Aid for Syria


image-adapt-990-high-3-syrias-war-refugee_crisis-960x600-1415861631430Last week I wrote about the horrific situation that faces innocent men, women, and children in Aleppo and across war-ravaged Syria – as well as the dire conditions of the millions of refugees displaced by the conflict. But my “Tears for Aleppo” begged the question: What can we do?

I have done some research with the help of Charity Navigator and have found some organizations that are working to alleviate suffering.  All five of these groups have received a 4-star rating from Charity Navigator and use 90% or more of their funding directly on aid. All five groups are currently doing work to alleviate suffering due to the war in Syria.

  1. The American Refugee Committee states, “Helping displaced people is our only mission.” The committee provides a wide range of services and is currently responding to the crisis in Syria by helping provide “water, sanitation, and hygiene infrastructure,” as well as food assistance to Syrian refugees. (
  2. Helping Hand for Relief and Development provides emergency relief to people in crisis situations all over the world. Helping Hand also works on long-term relief and development to rebuild communities after disaster strikes. (
  3. The International Rescue Committee was founded in 1933 and also responds with humanitarian assistance to countries in crisis around the world. If you have Facebook, you have probably seen their appeals for help in your news feed. (
  4. Mercy-USA for Aid and Development works primarily within the US with the philosophy of “helping people help themselves.” However, they currently have a Syrian relief effort going on as well. (
  5. Save the Children is a well-known national charity that focuses on help for impoverished children around the world by means of monthly sponsorships. They are currently working within Syria and in refugee camps with direct food and medical aid. (

These are by no means all of the reputable organizations who are providing humanitarian assistance in the current Syrian crisis. The work of Texas-based Preemptive Love Coalition has been promoted by nationally-known Christian writer and speaker Jen Hatmaker on her Facebook page. Preemptive Love Coalition has been given a gold rating by Guidestar. Its stated philosophy is, “We pursue peace one heart at a time, engaging the world’s most polarizing conflicts by confronting fear with acts of love.” (

I urge anyone who can to donate to one of the many worthy groups who are assisting the desperate people of Syria.



Strange Bedfellows



Remember Freedom Fries? After the Bush Administration invaded Iraq, French officials were vilified for criticizing the American government. Ironically, what France was saying has now come to pass. The French worried that an invasion of Iraq would destabilize the region and lead to an increase in terrorism. Guess what?

The sad irony is that France, not America, has paid a horrific price for that destabilization with the recent series of coordinated terrorist attacks across Paris.

Back in the early 2000s, anti-French rhetoric was rampant in America. The French were portrayed as weak and cowardly, and President Bush scathingly declared that the U.S. was not going to seek approval for its foreign policy decisions from the likes of France. Demonstrators poured French wine into the street and changed the names  French fries and French toast to Freedom Fries and Freedom Toast.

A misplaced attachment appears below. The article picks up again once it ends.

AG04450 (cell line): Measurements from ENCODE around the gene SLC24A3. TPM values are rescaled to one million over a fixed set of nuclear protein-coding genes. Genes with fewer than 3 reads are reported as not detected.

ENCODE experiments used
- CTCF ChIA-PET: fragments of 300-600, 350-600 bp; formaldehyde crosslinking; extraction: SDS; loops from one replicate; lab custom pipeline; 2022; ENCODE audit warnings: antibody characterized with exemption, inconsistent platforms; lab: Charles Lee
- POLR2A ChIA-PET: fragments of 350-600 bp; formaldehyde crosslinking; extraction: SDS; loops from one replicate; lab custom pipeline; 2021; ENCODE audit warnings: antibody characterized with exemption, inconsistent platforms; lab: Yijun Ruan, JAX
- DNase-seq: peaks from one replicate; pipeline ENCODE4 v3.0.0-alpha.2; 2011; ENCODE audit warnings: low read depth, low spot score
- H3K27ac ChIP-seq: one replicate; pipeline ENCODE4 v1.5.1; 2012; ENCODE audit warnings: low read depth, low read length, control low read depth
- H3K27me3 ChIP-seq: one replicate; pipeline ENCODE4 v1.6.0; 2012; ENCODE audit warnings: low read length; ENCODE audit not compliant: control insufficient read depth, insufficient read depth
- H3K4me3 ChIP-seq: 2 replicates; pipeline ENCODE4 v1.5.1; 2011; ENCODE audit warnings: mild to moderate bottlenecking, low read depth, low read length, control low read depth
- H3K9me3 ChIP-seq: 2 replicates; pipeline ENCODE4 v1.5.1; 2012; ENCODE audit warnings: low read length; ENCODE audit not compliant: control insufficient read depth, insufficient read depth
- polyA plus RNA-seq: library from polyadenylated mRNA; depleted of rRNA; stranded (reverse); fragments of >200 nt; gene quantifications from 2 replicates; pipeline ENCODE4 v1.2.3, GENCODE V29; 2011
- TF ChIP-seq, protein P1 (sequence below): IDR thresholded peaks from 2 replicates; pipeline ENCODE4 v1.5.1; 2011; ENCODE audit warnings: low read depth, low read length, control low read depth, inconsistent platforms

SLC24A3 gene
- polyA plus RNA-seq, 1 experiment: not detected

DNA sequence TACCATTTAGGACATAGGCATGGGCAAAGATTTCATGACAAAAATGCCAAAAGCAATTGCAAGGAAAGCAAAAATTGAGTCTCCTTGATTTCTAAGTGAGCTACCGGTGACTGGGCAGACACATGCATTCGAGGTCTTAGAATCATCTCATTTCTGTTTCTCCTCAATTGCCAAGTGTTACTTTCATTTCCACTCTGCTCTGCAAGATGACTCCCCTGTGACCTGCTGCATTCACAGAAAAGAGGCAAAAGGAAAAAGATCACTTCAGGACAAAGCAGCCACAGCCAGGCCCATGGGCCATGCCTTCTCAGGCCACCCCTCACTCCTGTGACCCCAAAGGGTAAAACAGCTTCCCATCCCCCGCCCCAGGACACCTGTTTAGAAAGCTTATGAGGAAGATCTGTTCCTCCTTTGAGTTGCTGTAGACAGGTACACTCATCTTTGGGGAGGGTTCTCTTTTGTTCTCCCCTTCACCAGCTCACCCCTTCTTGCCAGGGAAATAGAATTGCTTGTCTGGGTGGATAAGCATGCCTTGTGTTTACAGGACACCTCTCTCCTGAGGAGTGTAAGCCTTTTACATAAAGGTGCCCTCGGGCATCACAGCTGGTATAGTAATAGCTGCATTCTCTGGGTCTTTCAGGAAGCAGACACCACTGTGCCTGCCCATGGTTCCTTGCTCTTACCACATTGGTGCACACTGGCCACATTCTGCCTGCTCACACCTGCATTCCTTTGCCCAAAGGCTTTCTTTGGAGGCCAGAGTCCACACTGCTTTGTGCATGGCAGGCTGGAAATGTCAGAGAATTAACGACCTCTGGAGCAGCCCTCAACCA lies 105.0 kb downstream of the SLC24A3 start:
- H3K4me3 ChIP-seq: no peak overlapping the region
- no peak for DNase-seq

Now suddenly the French are our beloved brothers and sisters, and we stand in solidarity with them. Photos of the Eiffel Tower are scattered all over Facebook. Don’t get me wrong. I think we should show solidarity with the French. But I am disgusted by the hypocrisy of conservatives who only cozy up to someone when it’s politically expedient to do so. Any pretext to enmesh our military more deeply in the Syrian civil war will do.

The about face on France reminds me of the past animosity between conservatives and American Jews. For the most part, Jews in America have leaned to the liberal side in the political sphere. During the Fifties, at the height of fears about Communism, Jews were often persecuted and viewed with suspicion. Likewise, many conservative Christians vilified Jews and blamed them for killing Christ. But in recent times, as Evangelicals have seen in the state of Israel a path toward Armageddon and the Second Coming of Christ, they have embraced Jews in an awkward hug. Neoconservatives see Israel as an ally and focal point in their hawkish policy positions on the Middle East. Once again, politics turns enemies into unlikely allies.

Most tragically to me, just a few weeks ago, conservative politicians were waving around photos of Syrian refugees pouring into Europe or washed up on shore, drowned. Their aim was to pressure President Obama into increased military action, including “boots on the ground,” something the president has rightly been reluctant to do. Now, after the Paris massacres, these same politicians are advocating that we turn Syrian refugees away on the grounds that some of them may be terrorists.

Conservatives have been shameless in pandering to whatever segment of the population they think will advance their agenda. So if they buddy up to you, be careful. Their friendship comes with strings attached.